Penalties for Noncompliance
The department of health has authority to prescribe rules and regulations for the management and control of communicable diseases. Failure or refusal to obey these rules and regulations, or interfering with the enforcement of the rules and regulations, is a misdemeanor punishable by a fine, imprisonment or both. Should an individual escape or attempt to escape from quarantine, that person can be re-quarantined and faces a fine or imprisonment. Interestingly, one of the older statutes makes it a crime to “knowingly have or use” or “convey or cause to convey” items used by any person afflicted with a contagious or infectious disease that would tend to spread the disease. In fact, the act of simply doing something “necessarily tending to spread” a disease may be a misdemeanor punishable by imprisonment or a fine.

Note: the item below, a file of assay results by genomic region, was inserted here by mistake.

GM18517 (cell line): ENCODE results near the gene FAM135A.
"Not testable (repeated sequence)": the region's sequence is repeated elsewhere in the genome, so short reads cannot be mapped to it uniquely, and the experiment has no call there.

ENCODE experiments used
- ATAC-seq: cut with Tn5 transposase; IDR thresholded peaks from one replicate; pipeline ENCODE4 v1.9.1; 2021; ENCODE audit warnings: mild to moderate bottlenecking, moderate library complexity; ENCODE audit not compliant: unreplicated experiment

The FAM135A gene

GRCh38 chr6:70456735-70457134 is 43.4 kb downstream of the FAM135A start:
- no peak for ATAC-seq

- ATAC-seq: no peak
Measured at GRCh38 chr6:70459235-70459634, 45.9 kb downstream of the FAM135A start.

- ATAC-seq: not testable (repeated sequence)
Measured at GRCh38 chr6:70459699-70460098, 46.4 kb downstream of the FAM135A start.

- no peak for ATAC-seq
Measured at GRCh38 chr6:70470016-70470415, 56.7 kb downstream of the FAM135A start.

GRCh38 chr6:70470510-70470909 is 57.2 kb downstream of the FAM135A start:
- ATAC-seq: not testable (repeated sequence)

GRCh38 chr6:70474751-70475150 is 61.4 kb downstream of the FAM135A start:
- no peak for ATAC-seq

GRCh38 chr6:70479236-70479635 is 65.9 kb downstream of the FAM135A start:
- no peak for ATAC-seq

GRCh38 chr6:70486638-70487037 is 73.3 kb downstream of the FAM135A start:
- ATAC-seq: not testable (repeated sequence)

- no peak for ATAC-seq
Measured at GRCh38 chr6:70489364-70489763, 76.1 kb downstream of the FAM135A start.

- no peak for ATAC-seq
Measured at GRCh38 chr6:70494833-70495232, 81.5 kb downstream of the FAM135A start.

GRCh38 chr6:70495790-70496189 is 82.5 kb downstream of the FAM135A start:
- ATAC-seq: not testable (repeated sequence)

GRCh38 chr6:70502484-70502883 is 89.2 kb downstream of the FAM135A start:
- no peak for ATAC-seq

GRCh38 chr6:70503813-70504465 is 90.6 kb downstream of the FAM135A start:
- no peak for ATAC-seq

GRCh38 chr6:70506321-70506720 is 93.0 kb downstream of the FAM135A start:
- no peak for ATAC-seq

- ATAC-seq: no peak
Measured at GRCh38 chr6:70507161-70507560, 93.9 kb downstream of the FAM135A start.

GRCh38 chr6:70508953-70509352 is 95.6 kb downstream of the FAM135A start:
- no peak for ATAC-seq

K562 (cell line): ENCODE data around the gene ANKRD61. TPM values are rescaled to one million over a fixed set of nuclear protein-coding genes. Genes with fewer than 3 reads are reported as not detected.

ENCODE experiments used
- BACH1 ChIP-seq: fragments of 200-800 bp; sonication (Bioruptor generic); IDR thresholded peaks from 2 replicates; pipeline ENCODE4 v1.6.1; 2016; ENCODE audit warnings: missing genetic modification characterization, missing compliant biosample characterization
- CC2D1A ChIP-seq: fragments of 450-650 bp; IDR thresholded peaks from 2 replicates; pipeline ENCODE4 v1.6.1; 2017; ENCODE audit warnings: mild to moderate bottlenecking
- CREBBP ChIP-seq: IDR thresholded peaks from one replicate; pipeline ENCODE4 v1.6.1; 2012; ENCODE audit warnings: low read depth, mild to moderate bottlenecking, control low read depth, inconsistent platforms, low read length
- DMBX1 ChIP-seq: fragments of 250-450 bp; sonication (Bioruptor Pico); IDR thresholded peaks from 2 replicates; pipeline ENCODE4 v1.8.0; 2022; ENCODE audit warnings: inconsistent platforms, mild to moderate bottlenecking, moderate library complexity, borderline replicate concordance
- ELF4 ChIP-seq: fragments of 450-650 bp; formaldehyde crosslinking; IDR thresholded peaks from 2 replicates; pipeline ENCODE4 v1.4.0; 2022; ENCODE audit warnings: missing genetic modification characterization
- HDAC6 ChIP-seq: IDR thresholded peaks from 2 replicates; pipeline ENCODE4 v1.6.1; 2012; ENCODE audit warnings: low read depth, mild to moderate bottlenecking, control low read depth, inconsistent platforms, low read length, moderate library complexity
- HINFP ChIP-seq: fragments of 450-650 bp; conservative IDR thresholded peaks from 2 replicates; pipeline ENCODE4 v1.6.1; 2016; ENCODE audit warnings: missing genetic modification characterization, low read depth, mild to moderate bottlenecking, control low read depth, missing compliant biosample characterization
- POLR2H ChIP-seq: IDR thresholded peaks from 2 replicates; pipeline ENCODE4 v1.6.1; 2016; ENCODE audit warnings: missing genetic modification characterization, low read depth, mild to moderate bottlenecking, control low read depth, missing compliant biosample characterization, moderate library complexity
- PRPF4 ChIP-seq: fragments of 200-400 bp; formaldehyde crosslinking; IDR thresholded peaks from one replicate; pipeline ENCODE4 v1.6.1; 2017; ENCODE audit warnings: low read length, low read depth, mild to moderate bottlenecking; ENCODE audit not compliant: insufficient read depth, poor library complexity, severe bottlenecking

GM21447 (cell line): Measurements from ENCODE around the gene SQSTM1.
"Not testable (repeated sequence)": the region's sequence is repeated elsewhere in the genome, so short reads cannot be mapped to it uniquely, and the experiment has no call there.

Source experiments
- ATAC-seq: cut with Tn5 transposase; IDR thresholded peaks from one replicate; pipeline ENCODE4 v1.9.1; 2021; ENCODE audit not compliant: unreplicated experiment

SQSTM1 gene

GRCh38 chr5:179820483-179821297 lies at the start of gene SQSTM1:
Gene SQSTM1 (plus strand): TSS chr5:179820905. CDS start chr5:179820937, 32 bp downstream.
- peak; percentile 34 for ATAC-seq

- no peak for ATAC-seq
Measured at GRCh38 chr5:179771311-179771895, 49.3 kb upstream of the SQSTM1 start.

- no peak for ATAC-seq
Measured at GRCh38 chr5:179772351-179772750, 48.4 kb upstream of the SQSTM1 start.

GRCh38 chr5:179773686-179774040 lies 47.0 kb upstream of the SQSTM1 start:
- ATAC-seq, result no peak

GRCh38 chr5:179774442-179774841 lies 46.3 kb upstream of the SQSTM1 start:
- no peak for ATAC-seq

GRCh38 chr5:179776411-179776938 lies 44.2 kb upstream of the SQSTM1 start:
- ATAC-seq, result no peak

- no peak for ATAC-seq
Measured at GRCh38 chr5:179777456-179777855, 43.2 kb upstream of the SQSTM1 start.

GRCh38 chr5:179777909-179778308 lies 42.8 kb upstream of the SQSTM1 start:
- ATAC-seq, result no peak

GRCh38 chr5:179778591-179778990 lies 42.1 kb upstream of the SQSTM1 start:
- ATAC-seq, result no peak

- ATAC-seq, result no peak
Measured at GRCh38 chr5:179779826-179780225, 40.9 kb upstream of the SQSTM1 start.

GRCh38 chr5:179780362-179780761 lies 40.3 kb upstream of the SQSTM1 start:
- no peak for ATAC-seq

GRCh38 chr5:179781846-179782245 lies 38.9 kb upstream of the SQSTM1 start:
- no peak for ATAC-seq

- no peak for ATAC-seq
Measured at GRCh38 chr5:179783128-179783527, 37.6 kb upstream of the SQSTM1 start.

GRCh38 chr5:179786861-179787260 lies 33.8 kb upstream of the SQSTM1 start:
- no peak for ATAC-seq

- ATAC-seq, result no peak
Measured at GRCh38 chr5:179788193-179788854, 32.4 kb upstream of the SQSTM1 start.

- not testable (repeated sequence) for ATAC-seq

In the event of an outbreak, Dr. Sherard notes that individual rights versus the good of the entire population will likely open up old wounds that many thought had healed years ago when smallpox was virtually eliminated from our society and the quarantine of large numbers of people was thought to be an antiquated exercise. These basic ideals will again pose great challenges for public health and law enforcement officials when implementing and enforcing Wyoming quarantine statutes. Knowledge of the process outlined in these statutes may help to ensure that both individual rights and the public’s health are protected.
Robin Sessions Cooley is a Deputy Attorney General in the Human Services Division of the Wyoming Attorney General’s office. She graduated from the University of Wyoming College of Law in 1992.
Copyright © 2006 – Wyoming State Bar